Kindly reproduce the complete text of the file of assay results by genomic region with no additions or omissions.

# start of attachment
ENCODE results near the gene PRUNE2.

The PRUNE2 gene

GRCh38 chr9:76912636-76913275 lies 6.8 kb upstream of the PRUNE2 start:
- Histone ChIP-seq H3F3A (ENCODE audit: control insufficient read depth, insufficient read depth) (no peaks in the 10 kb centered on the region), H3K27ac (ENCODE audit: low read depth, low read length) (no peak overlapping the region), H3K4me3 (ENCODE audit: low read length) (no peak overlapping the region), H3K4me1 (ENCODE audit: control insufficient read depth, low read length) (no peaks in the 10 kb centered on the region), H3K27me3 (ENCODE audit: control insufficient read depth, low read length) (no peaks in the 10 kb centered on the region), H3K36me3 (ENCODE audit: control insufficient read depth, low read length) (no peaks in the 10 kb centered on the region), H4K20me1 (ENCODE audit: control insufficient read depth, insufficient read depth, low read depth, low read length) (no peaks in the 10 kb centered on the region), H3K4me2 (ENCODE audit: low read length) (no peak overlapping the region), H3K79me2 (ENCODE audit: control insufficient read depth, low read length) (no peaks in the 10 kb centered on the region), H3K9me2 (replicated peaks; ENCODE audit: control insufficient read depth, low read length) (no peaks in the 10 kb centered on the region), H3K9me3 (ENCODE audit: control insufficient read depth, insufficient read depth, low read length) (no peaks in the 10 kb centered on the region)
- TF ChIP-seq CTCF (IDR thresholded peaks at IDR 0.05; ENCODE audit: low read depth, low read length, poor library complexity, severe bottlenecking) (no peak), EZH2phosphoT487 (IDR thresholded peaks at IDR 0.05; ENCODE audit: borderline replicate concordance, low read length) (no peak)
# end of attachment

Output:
ENCODE results near the gene PRUNE2.

The PRUNE2 gene

GRCh38 chr9:76912636-76913275 lies 6.8 kb upstream of the PRUNE2 start:
- Histone ChIP-seq H3F3A (ENCODE audit: control insufficient read depth, insufficient read depth) (no peaks in the 10 kb centered on the region), H3K27ac (ENCODE audit: low read depth, low read length) (no peak overlapping the region), H3K4me3 (ENCODE audit: low read length) (no peak overlapping the region), H3K4me1 (ENCODE audit: control insufficient read depth, low read length) (no peaks in the 10 kb centered on the region), H3K27me3 (ENCODE audit: control insufficient read depth, low read length) (no peaks in the 10 kb centered on the region), H3K36me3 (ENCODE audit: control insufficient read depth, low read length) (no peaks in the 10 kb centered on the region), H4K20me1 (ENCODE audit: control insufficient read depth, insufficient read depth, low read depth, low read length) (no peaks in the 10 kb centered on the region), H3K4me2 (ENCODE audit: low read length) (no peak overlapping the region), H3K79me2 (ENCODE audit: control insufficient read depth, low read length) (no peaks in the 10 kb centered on the region), H3K9me2 (replicated peaks; ENCODE audit: control insufficient read depth, low read length) (no peaks in the 10 kb centered on the region), H3K9me3 (ENCODE audit: control insufficient read depth, insufficient read depth, low read length) (no peaks in the 10 kb centered on the region)
- TF ChIP-seq CTCF (IDR thresholded peaks at IDR 0.05; ENCODE audit: low read depth, low read length, poor library complexity, severe bottlenecking) (no peak), EZH2phosphoT487 (IDR thresholded peaks at IDR 0.05; ENCODE audit: borderline replicate concordance, low read length) (no peak)